For the past several years, Lea-Hutaff has been playing host to an increasing number of nesting sea turtles.
This year is no exception, and now that summer has reached its homestretch, nests are hatching and tiny sea turtles are making their way into the Atlantic Ocean.
In addition to our work protecting, managing, and monitoring nesting birds on the island, Audubon North Carolina does the same for sea turtles, with the help of volunteers and partners. New for this year, we’re joined by colleagues from the Wildlife Resources Commission - Sara Finn and Mellissa Dionesotes - who have helped to increase coverage of the island.
Monitoring begins with a daily search for tracks indicating a turtle has been on the beach.
Nesting emergences typically leave behind an area of disturbed sand called a body pit, where the female turtle has thrown sand around with her flippers to try to hide the location of her eggs, which she buries up to 36” deep.
Each body pit is dug up to locate the egg chamber and the area is then protected, either with stakes or a cage in places where predation by mammals like foxes or raccoons is a concern.
Then, we wait.
Loggerhead sea turtle nests take about 60 days to hatch, and the little turtles might wait another few days under the sand before emerging, usually at night, and crawling to the ocean. This year, hatching began on Lea-Hutaff on July 18. Three nights later, the hatchlings emerged and hit the sea.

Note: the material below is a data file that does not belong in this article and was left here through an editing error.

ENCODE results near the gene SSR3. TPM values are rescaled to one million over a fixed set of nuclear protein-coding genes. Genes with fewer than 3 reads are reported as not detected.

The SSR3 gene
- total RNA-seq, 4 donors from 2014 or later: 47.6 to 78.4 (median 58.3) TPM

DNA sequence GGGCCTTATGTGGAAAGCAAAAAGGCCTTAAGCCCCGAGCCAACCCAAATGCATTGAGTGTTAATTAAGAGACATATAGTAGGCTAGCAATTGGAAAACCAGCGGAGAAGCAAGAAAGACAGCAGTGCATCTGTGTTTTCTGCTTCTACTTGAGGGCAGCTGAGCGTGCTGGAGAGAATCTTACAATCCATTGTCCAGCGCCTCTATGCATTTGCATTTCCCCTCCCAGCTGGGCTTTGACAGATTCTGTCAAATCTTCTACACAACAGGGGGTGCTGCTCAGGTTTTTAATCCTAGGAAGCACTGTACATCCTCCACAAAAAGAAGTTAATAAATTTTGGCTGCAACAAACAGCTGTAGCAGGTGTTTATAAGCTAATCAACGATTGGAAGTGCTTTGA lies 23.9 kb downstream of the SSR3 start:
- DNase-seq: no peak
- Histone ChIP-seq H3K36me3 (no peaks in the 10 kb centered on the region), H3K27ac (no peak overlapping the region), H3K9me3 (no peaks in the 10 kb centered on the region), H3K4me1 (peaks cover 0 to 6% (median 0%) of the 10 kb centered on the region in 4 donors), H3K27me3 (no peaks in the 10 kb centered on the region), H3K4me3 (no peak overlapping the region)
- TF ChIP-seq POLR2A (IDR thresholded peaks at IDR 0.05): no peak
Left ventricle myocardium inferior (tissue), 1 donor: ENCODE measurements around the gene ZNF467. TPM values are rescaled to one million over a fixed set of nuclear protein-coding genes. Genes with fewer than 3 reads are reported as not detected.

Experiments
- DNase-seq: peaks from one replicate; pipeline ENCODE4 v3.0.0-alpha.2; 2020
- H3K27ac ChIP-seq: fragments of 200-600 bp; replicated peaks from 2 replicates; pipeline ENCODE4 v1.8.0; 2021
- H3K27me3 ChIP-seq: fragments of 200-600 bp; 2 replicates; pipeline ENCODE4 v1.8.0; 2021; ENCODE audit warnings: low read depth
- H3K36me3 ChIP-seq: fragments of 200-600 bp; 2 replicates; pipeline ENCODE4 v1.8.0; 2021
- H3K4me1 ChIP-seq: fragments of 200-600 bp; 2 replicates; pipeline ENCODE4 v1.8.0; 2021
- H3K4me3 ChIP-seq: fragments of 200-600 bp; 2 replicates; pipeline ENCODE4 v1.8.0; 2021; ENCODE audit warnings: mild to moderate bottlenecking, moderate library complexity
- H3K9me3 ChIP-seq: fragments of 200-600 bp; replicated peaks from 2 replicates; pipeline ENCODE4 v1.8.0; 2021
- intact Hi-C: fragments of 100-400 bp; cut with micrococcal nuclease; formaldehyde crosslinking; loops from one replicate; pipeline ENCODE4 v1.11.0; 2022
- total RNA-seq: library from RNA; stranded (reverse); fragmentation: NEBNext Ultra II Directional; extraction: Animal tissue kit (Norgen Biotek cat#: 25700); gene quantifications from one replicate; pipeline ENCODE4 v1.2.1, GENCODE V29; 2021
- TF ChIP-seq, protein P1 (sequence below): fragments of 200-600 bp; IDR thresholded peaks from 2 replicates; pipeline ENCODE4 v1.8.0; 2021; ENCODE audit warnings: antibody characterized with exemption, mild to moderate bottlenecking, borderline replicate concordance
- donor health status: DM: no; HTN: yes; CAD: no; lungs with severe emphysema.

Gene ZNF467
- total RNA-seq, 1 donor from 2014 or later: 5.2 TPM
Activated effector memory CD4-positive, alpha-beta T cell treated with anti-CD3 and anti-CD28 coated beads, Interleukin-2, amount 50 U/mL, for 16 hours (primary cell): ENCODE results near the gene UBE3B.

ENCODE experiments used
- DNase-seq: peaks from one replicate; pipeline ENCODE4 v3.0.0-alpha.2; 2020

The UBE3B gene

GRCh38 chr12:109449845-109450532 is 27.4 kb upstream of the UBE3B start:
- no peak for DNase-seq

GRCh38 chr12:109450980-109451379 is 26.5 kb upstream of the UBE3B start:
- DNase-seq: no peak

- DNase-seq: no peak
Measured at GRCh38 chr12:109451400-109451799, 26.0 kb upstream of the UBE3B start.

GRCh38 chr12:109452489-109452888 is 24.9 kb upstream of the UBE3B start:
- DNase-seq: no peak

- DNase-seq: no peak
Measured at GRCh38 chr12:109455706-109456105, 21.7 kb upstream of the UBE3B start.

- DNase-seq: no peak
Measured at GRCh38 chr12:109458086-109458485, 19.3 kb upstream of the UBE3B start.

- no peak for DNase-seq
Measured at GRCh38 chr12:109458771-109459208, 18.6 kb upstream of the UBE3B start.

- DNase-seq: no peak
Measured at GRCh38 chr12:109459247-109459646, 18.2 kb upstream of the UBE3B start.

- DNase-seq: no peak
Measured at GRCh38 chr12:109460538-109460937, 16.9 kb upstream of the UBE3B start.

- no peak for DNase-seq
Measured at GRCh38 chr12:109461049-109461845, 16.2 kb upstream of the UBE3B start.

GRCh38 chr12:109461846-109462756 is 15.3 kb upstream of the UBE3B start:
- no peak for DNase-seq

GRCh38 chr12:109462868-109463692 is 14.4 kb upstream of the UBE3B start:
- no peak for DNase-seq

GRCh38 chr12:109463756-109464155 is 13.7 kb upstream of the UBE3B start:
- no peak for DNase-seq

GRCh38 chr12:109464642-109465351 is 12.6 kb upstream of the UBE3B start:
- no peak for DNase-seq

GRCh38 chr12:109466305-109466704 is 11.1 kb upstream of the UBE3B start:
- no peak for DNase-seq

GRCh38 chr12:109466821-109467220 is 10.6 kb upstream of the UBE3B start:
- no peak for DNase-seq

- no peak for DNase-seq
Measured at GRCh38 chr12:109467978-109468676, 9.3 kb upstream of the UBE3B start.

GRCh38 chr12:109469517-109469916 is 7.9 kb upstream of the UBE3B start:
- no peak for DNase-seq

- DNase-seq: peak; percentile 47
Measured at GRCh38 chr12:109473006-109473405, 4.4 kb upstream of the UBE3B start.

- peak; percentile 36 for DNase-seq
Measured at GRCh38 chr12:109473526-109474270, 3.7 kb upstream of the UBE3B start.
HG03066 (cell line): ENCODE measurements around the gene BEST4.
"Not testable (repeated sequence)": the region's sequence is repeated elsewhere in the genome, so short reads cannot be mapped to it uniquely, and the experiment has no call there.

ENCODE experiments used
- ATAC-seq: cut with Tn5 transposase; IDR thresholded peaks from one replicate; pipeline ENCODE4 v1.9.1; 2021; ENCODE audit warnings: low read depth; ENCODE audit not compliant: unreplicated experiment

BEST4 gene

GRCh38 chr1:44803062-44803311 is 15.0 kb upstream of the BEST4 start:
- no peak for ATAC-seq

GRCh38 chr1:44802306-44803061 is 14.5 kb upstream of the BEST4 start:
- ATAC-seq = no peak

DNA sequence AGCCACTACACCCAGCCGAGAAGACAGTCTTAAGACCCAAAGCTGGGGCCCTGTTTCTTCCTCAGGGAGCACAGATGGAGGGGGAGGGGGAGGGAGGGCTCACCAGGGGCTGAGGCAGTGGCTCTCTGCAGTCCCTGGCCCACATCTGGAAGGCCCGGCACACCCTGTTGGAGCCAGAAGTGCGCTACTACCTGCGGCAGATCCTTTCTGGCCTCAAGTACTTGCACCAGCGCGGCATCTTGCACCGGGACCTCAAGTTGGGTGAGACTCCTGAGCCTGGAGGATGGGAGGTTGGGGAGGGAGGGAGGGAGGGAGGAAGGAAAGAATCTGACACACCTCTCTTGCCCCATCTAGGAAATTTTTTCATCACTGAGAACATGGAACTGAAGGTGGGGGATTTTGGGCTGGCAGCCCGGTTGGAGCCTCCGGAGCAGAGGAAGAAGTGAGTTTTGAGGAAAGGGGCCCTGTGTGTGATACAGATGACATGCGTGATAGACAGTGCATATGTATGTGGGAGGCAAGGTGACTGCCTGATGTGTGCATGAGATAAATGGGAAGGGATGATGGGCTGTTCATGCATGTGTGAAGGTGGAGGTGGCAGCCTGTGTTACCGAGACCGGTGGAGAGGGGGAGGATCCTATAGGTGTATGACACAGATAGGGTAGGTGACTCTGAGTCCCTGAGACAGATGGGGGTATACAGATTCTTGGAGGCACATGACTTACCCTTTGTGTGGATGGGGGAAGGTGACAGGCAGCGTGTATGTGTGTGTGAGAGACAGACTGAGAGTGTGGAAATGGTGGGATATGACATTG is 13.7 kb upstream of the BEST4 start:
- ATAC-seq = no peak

Sea turtle nesting season lasts from May through August in North Carolina, so we are still searching for nests, but so far, there have been 29 sea turtle emergences on the island—18 nests, six false crawls, and five probable nests. These are body pits for which the eggs could not be found, so we have to wait for signs of hatching to confirm if a nest was laid or if it was just a false crawl. That is already an increase from 20 nests and four false crawls in 2017.
We’re looking forward to monitoring continued hatching through September and into October.